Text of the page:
I'd like to share my story about yoga's most fundamental aspect: breathing. Recovering from a back injury sustained during a "frisbee accident" on the Fourth of July (but I made the catch!), there was so much that I couldn't do. Weeks after the injury, I could still go into spasm without warning, and most stretching and yoga poses were beyond me.
Lying in bed one morning, I decided to just breathe as deeply as I could, to see if that would help my back muscles loosen their death-grip on my life. I inhaled deeply through my nose, allowing my belly to "fill up" first, and then letting the remainder of the inhalation move up into a full expansion of my chest. Then I exhaled completely, letting the air out in "one fell swoop."
What I discovered was that my body immediately responded to this "letting go" of my breath. I followed the first breath with another deep, full breath, and I began to feel random tiny little knots in various parts of my body -- arms, back, calves -- release. I realized that I had switched my body into relaxation response, the opposite of fight-or-flight mode. I also instinctively realized that relaxation response was the body's healing mode.
More than the physical relaxation, I also had the realization that oxygen itself is our body's most basic food. Of course we drink water and eat food to survive, but oxygen is even more elemental. We cannot be deprived of it even for more than a few moments without the direst of effects. Yet, I found myself thinking, most of us drink very shallowly from the immense store of oxygen all around us. I envisioned an "oxygen patch" like a berry patch, all around us, and just waiting for us to "eat" our fill.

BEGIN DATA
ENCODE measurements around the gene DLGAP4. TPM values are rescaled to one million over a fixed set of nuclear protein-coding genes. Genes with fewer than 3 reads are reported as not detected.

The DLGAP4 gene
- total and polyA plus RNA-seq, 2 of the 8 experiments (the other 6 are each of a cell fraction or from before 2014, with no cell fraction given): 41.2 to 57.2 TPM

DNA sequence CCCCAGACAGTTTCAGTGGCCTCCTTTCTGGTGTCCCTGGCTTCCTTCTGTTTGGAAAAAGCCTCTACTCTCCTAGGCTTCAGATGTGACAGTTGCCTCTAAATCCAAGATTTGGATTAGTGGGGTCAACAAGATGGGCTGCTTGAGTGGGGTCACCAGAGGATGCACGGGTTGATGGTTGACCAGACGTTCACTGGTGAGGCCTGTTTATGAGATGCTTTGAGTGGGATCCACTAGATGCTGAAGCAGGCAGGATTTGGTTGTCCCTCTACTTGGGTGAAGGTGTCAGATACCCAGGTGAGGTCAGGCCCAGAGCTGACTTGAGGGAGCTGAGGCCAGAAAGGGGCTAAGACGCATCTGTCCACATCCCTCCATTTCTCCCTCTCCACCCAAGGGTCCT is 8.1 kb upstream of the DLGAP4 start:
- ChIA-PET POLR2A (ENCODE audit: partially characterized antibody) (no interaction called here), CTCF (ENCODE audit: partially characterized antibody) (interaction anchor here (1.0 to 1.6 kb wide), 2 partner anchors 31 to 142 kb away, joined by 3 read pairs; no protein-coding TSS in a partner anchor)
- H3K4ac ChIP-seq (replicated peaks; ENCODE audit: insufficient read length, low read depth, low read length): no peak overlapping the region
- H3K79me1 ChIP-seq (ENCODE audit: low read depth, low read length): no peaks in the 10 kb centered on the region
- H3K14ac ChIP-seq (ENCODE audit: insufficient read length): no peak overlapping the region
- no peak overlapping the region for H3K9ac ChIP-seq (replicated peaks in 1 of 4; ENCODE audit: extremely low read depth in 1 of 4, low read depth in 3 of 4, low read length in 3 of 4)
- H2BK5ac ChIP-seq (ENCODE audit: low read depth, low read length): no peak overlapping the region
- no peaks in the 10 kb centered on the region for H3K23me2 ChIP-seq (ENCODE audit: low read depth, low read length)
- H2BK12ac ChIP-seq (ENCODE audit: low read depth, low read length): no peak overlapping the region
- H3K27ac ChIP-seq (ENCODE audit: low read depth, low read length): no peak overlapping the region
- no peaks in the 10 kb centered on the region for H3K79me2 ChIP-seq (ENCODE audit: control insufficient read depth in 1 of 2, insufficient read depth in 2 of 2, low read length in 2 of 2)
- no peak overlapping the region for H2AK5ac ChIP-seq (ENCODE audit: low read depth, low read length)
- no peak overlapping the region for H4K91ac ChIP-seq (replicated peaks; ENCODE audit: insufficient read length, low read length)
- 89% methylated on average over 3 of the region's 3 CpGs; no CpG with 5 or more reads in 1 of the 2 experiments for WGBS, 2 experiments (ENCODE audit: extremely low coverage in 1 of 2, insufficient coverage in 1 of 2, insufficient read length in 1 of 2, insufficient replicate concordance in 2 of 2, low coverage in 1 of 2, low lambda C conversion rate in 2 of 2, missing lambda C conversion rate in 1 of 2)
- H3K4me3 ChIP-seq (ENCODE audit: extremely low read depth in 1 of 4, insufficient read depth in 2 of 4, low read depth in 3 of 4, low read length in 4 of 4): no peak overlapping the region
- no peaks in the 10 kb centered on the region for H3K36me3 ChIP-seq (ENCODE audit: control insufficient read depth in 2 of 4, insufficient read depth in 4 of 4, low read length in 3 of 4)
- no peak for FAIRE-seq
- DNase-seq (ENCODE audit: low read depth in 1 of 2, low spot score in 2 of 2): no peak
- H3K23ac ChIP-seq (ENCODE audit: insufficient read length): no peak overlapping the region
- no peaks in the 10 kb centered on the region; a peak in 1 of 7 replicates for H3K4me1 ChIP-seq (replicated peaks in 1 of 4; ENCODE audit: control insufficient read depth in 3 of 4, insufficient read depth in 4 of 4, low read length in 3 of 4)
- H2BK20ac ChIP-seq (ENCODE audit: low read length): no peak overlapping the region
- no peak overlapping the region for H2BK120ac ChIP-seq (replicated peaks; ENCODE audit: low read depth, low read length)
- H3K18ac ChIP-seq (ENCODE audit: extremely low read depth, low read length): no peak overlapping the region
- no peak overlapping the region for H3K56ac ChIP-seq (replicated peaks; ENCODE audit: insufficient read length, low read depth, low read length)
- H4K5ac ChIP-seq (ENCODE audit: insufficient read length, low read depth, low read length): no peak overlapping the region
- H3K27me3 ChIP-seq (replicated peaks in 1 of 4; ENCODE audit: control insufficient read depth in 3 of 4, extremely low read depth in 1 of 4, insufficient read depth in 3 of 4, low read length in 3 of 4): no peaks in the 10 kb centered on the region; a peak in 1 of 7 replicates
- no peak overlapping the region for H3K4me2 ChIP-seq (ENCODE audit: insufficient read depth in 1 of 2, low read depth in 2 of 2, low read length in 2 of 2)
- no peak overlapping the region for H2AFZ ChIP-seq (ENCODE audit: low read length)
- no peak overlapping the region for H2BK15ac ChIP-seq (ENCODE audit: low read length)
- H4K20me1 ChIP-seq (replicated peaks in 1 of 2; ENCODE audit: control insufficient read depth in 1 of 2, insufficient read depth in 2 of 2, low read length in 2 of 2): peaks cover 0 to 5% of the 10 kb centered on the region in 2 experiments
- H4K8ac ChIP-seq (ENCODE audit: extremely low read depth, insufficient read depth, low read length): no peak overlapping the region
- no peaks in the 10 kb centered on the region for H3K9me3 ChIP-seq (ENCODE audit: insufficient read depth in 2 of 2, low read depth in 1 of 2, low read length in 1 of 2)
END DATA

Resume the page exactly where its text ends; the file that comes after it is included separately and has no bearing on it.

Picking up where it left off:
The longer I lay there, breathing in great "bunches" of oxygen, the better I felt -- more relaxed and more filled, literally, with life. I also realized that I had been breathing without distraction for a long period of time -- in a sense, meditating more successfully than I ever had in my life, all without any explicit intention of doing so. I was just trying to breathe deeply. Then I thought: Is this what the wise, spiritual teachers of the world are trying to teach us -- just breathe? Of course, the word "spirit" means breath. Maybe the great spiritual teachers are our "breath" teachers -- the ones who show what happens when you center your life not in the shallow breathing of fight-or-flight mode, but in the healing mode of deep, full, oxygen-rich breaths.
Yes, I kept going to the chiropractor, and yes, I tried to be sensible in my bodily movements, but I really do date my recovery from that moment -- when I learned how to push my body's healing button. I am now almost fully recovered, but am keeping my "breathing exercises" as part of my daily routine that I can call upon whenever I realize I'm in a stress mode, but don't really need to be.
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